Yodelling has come a long way since it was used by herdsmen to call their animals or communicate between Alpine villages. People are expected to have singing lessons before applying to join a yodelling club. Now a university in Lucerne has gone one step further, offering a bachelor course majoring in yodelling.
The multi-pitched "yelling" that has become part of Swiss traditional lore and musical expression can be learned and finessed in workshops across the north of the country, offered by the Swiss Yodelling Associationexternal link. swissinfo.ch visited a beginner’s class in Emmenbrücke, canton Lucerne, to find out how people learn to do it.
This group has been training for five evenings as part of the course under the tuition of Ursula Gernet, a solo yodeller and choir director. Most of the students had a good grasp of the singing form before starting the course, having learnt it from their parents.
Yodelling has also taken centre stage at the Lucerne University of Applied Sciencesexternal link and Arts. Since 2009, the University has offered bachelor's courses majoring in traditional instruments such as the 'Schwyzeroergeli' accordion or the ‘Hackbrett’ in the folk music division headed by Nadja Räss. In Autumn 2018, the institution added a yodelling course to its repertoire.
swissinfo.ch visited the university and spoke to bachelor student Dayana Pfammatter, who also directs a yodelling choir in her home canton of Valais.
Folk Revival: Traditional instruments are also enjoying a revival at other European universities. At the Sibelius Academy in Helsinki, students learn the Finnish zither and at the University of Limmerick, they study the Irish fiddle. Universities and academies in Britain and Denmark also offer folk music degrees.end of infobox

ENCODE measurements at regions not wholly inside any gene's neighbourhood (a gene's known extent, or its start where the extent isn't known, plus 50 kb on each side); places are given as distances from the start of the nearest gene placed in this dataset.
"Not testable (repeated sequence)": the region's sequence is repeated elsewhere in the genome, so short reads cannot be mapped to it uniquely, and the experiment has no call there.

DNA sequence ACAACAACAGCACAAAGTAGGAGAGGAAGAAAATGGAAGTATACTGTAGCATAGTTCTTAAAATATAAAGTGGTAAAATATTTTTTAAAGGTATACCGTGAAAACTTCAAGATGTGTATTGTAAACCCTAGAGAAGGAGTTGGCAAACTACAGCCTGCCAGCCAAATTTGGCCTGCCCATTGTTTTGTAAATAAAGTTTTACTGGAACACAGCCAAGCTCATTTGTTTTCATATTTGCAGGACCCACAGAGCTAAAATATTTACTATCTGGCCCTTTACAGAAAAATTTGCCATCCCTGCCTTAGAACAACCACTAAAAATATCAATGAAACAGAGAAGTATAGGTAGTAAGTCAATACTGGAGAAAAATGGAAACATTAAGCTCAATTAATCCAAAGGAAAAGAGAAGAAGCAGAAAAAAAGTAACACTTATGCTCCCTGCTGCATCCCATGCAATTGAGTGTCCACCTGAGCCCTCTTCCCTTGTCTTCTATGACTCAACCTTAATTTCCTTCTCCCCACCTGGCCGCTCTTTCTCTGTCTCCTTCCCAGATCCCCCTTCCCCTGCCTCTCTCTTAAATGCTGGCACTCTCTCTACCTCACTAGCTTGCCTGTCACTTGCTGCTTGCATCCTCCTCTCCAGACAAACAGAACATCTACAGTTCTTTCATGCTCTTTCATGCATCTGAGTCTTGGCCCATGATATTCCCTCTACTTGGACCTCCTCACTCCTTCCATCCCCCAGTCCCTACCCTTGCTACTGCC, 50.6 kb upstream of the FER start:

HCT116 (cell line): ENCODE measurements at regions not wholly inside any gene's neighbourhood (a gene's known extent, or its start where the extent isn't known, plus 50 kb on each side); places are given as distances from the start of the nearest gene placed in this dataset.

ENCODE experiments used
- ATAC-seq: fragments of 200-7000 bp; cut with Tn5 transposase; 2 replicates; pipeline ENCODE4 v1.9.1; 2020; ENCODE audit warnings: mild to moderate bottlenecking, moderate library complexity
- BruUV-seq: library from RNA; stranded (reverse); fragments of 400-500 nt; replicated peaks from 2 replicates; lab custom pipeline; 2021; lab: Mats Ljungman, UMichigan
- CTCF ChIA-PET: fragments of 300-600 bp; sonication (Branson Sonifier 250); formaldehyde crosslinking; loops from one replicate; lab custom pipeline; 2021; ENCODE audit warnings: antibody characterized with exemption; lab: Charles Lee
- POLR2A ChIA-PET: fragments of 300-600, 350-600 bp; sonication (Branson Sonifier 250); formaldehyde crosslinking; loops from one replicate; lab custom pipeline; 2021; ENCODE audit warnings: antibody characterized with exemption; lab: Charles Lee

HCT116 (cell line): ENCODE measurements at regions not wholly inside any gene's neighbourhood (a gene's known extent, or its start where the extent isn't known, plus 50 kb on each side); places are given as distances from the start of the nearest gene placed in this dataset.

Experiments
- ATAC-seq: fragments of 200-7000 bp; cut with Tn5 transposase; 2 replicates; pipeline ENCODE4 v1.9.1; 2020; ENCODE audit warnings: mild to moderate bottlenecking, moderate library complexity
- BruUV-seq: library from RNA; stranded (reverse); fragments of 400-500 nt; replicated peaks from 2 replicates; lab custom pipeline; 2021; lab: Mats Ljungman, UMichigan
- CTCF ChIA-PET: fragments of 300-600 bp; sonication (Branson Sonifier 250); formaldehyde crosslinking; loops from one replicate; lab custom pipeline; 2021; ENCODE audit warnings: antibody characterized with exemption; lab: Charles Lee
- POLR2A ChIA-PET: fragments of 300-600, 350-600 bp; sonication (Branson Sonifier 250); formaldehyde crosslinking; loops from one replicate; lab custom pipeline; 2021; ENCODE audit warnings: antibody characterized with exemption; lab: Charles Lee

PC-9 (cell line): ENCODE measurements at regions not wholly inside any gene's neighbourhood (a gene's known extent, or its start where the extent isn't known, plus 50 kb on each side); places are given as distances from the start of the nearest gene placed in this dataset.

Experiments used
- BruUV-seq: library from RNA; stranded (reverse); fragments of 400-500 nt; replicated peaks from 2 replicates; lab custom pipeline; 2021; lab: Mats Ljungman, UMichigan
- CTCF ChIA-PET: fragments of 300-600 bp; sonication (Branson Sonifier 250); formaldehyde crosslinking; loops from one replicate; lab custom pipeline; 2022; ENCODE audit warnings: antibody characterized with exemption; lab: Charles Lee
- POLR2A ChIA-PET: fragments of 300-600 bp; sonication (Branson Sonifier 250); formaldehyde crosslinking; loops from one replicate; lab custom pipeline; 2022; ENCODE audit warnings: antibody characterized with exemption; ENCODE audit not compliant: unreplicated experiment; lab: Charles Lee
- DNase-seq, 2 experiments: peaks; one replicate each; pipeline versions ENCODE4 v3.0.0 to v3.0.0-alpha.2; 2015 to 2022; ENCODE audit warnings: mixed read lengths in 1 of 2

Music anthropologist, Britta Sweers, from the Institute for Musicology at the University of Bernexternal link, has welcomed the new yodelling major in Lucerne: "All the graduates are experimental musicians so they try out new things with traditional Swiss approaches and they advance these techniques further, in ways which would not have been possible if yodelling had stayed in a more traditional context".
Too much polish?
At the same time, she believes that teaching yodelling at an academic level could present a threat to amateur yodelling. She elaborates, "There is this fear that the school of music might set up different aesthetics that are more brilliant, more polished and so on, and that this might also change audiences' tastes and push out those that don’t have this kind of academic training".
Karin Niederberger, President of the Swiss Yodelling Association, has no such fears. She insists that there is no competition between amateurs and professionals. She adds, "I don’t know whether a degree course will benefit yodelling overall - it's too early to say. All I can say is that I want yodelling at an amateur level to develop further, but I don't want it to become too sophisticated. The most important thing is that it comes from your heart. It should be natural and authentic. That's what we want to promote, as well as regionality and dialects".
"Yodelling at amateur level should be natural, authentic and not too sophisticated" - Karin Niederberger, Swiss Yodelling Association
Yodelling into the future
Niederberger is convinced that training for singers at a less academic level is key to preserving the yodelling tradition for decades to come. Above all, she says, it's important that yodelling is taught within families and passed on down through the generations.
Yodelling boom: The Swiss Yodelling Association has three branches - yodelling, alphorn blowing and flag throwing, with a total of 21,000 active members. Visitor numbers at the federal yodelling festivals, held every three years, are proof of the continued popularity of traditional music. The 30th edition, held in Brig in 2017, attracted 150,000 people.
If you listen carefully, you can hear specific techniques in yodelling. Below are three examples, sung by Ursula Gernet.